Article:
FPL, foes of smart meters square off
TALLAHASSEE, Fla. – State regulators Tuesday took up a dispute about a Florida Power & Light plan to collect extra money from thousands of customers who refuse to allow "smart" meters to gauge electricity use.
The dispute involves only a fraction of FPL's customers, but it is part of a broader controversy in which critics say they worry the new meter technology could pose threats to their privacy or health.
The state Public Service Commission earlier this year agreed to allow FPL to collect a $95 "enrollment" fee and $13-a-month surcharges from customers who won't allow smart meters at their homes. But that prompted customer challenges, which led to a hearing that lasted throughout the day Tuesday and was expected to continue into the evening.
FPL in recent years has installed about 4.5 million smart meters, which in part allow electricity use to be monitored remotely. The utility contends that older-style meters are now "non-standard" and that people who choose to use those meters should pay extra to cover costs such as meter reading. Without those extra charges, FPL says other customers would have to help pick up the tab.
Robert Onsgard, an FPL project manager, testified during Tuesday's hearing that the utility has worked hard to make sure the charges are "fair and reasonable."
But attorneys for the consumers spent hours questioning Onsgard and another FPL witness, Terry Deason, about the validity of the charges. For instance, Nathan Skop, an attorney for Loxahatchee residents Daniel and Alexandria Larson, compared the charges to earlier FPL projections about cost savings from new metering -- projections that he said had not been met.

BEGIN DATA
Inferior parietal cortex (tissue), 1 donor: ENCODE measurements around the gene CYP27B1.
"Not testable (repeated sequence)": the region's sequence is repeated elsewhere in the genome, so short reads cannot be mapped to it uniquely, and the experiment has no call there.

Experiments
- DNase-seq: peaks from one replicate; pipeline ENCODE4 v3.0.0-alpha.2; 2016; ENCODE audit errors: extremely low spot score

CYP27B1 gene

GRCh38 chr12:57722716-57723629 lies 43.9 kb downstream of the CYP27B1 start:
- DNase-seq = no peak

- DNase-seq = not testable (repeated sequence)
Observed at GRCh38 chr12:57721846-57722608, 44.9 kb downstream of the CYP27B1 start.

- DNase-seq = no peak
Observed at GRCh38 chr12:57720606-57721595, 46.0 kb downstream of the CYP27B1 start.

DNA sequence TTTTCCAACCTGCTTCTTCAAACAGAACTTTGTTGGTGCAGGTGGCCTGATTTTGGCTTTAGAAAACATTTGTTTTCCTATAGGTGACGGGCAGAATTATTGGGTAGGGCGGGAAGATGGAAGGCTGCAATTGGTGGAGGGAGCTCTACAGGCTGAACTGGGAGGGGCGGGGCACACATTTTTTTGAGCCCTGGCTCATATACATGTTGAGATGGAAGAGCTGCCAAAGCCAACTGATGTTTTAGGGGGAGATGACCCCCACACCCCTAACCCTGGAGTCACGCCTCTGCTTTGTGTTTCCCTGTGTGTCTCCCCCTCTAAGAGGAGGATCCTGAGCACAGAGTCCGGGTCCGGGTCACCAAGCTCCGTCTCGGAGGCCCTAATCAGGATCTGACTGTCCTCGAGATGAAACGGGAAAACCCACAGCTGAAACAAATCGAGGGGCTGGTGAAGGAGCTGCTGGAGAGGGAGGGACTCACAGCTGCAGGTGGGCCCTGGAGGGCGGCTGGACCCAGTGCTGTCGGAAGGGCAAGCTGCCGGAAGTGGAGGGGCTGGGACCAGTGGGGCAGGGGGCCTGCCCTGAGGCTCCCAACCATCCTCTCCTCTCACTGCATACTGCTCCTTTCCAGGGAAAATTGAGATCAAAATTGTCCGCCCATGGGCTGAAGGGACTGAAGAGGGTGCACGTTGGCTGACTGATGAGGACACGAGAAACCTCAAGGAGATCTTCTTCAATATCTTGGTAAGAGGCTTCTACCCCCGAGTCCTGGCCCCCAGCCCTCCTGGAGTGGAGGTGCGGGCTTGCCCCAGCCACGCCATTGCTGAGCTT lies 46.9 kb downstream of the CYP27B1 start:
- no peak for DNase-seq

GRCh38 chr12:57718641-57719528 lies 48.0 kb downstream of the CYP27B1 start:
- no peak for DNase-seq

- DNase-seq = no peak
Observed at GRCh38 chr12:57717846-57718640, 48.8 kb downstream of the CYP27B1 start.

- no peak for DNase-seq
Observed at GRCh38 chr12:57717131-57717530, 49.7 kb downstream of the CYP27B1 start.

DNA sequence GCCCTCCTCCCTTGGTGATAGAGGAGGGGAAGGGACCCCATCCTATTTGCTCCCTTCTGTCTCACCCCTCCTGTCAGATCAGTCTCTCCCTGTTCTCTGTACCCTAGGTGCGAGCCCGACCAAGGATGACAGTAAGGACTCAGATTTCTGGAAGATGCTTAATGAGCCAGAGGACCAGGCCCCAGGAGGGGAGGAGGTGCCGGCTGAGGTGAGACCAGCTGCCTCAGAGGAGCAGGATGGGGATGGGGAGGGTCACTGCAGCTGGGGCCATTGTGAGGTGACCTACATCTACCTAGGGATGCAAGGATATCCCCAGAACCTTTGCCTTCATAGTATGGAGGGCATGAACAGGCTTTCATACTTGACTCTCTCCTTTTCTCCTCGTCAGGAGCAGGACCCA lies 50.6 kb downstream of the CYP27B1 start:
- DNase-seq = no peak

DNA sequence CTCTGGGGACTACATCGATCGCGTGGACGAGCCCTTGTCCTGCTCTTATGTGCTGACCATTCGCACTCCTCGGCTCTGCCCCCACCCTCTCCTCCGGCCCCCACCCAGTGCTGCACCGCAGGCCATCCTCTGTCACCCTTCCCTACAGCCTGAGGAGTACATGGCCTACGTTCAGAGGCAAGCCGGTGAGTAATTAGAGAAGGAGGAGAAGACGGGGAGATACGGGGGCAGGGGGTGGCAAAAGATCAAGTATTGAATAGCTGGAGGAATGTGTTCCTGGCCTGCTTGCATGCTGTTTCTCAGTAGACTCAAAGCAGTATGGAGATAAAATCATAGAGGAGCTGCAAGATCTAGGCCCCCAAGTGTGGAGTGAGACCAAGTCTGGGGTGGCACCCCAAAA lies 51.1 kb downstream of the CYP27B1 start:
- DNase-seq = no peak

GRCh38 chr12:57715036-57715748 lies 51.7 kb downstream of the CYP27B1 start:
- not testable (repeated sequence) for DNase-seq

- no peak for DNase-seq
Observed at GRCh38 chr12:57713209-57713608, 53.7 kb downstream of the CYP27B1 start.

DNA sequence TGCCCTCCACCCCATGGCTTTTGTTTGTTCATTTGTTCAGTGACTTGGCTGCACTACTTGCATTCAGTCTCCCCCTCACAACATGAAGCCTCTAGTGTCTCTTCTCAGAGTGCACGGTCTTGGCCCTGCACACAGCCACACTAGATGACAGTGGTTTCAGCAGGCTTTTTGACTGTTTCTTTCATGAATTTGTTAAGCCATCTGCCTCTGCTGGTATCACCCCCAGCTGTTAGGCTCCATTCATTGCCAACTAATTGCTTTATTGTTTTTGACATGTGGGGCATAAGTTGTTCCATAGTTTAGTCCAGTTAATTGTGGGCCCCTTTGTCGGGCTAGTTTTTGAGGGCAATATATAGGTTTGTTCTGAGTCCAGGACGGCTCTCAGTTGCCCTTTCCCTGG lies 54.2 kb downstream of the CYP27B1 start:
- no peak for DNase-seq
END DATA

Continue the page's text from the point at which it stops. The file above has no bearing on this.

"We've heard there's a high level of confidence, but we've heard that before,'' said Skop, a former member of the Public Service Commission, as is Deason.
As FPL developed the charges, it estimated that 12,000 customers would choose not to use smart meters, though testimony Tuesday indicated the number is currently about 6,700.
But smart meters have drawn opposition, as some homeowners worry the technology could lead to invasions of their privacy and could cause health problems because of radiation emissions. One of the customers challenging FPL, Venice resident Marilynne Martin, raised both issues in a document filed earlier this year in the case.
"Ms. Martin refuses to consent to the installation of smart meters primarily due to her belief that there are negative long-term health effects to sleeping behind an active communication network and she does not consent to her detailed usage data being unnecessarily collected,'' the document said.
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